Turn Wooden Cutting Boards into Stylish Wall Planters

Why confine yourself to pots? Showcase your favorite plants in a unique DIY way.

hanging wood wall planters
Photo: Jason Donnelly
Project Overview
  • Working Time: 1 hour
  • Total Time: 1 hour
  • Skill Level: Kid-friendly

Don't toss those old cutting boards into the donate bin. Instead, use them to create a one-of-a-kind living wall in your home. This reclaimed wood wall planter is an inventive way to display your favorite succulents or air plants—and it's super easy with a minimal supply list. All you need is moss to create a natural pot and twine to fasten the greenery to your cutting board. Build multiple to create an entire wall perfect for a sunroom, or make just one and hang it by your front door to welcome guests.

Related: How to Make a Hanging Orchid Planter

What You'll Need

Equipment / Tools

  • 1 Drill or screwdriver
  • 1 Scissors


  • 1 D-ring hanger
  • 1 Wood cutting board
  • 1 Screws
  • 1 Spray bottle
  • 1 Mountable plant, such as a fern or orchid
  • 1 Sphagnum moss
  • 1 Clear fishing line


  1. Install Screws

    wood wall planter drill screws around roots

    Screw a D-ring hanger to the back of a cutting board. Remove your plant from its pot and lay it on the front side of the cutting board. Drill four screws into the board, about 2 inches from each side of the plant's roots, leaving about ½-inch of each screw exposed above the board.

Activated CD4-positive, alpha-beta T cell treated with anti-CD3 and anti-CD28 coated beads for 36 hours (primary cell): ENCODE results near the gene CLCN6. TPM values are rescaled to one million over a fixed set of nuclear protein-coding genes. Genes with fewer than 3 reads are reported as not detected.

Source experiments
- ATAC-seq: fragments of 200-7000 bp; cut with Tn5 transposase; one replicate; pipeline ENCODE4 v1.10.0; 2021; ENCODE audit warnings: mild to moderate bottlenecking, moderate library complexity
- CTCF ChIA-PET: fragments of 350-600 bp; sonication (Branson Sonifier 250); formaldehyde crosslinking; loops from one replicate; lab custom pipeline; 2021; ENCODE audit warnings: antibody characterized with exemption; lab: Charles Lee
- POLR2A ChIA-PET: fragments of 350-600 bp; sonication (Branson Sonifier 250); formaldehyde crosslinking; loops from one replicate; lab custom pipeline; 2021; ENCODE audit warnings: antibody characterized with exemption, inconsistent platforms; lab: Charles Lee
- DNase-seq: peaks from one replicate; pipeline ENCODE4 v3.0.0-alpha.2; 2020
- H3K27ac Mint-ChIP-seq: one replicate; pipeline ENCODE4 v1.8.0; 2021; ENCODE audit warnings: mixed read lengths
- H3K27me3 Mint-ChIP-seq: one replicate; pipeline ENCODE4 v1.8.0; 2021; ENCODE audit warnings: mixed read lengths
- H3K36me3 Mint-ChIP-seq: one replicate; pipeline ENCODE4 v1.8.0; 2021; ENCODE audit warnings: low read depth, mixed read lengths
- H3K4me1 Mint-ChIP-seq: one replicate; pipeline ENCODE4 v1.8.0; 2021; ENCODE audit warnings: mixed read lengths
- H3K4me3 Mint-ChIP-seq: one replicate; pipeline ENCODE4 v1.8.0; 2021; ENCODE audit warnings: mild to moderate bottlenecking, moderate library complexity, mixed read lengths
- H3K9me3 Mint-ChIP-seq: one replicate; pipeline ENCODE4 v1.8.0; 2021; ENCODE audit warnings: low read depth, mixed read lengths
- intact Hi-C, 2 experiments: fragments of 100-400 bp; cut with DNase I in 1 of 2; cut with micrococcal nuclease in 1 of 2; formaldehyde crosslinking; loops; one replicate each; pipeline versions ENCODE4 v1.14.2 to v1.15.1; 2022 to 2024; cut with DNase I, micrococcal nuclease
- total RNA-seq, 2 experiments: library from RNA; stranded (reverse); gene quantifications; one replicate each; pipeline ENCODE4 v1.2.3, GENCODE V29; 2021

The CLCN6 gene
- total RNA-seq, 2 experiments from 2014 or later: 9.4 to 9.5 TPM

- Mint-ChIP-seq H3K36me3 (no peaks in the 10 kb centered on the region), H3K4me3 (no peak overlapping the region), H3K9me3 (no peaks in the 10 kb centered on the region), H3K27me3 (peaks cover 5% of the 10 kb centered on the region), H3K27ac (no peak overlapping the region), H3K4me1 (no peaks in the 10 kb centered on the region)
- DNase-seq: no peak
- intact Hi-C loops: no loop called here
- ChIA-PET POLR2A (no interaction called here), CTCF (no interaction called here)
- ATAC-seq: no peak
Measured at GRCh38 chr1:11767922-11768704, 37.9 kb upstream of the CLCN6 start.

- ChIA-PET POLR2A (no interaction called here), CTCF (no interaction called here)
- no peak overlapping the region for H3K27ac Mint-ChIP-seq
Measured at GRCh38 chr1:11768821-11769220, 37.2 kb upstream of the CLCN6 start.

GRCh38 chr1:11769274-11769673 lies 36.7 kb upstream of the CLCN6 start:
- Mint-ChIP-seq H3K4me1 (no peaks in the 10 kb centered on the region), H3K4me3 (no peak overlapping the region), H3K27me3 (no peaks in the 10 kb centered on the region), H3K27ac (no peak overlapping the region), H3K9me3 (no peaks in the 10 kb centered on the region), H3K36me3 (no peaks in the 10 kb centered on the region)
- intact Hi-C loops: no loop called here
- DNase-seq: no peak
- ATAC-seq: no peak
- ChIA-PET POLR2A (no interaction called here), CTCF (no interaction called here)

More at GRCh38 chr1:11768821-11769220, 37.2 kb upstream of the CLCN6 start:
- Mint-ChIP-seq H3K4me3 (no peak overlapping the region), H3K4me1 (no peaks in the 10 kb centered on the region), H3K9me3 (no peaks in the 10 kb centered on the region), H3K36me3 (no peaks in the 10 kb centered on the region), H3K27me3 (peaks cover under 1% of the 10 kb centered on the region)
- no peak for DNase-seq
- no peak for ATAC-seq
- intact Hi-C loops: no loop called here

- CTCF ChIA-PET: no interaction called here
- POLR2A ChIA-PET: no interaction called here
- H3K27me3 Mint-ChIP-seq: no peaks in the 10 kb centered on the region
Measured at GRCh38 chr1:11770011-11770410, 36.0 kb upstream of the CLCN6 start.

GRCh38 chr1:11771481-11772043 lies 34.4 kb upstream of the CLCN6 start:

2. Add Sphagnum Moss

    Cover the plant's roots with damp sphagnum moss (mist it with a spray bottle if needed), leaving the tops of the screws visible. You should have enough moss to cover the plant's roots and extend to the screws. The layer of moss shouldn't be thin—you want the roots to be totally covered.

  3. Secure with Fishing Line

    wood wall planter wrapping fishing line over moss

    Tie clear fishing line to one screw. While holding the moss in place with one hand, wrap the fishing line over the moss and around a screw on the opposite side. Wrap the fishing line around the screw several times before crossing over the moss again to the opposite side. Continue this process, crisscrossing the fishing line several times over the moss until the plant is secured. Wrap the fishing line around the last screw at least 10 times before knotting and cutting the line. Cover the screws and any visible fishing line by tucking in more moss. To maintain your living gallery wall, mist the moss a few times a week using a spray bottle filled with water.

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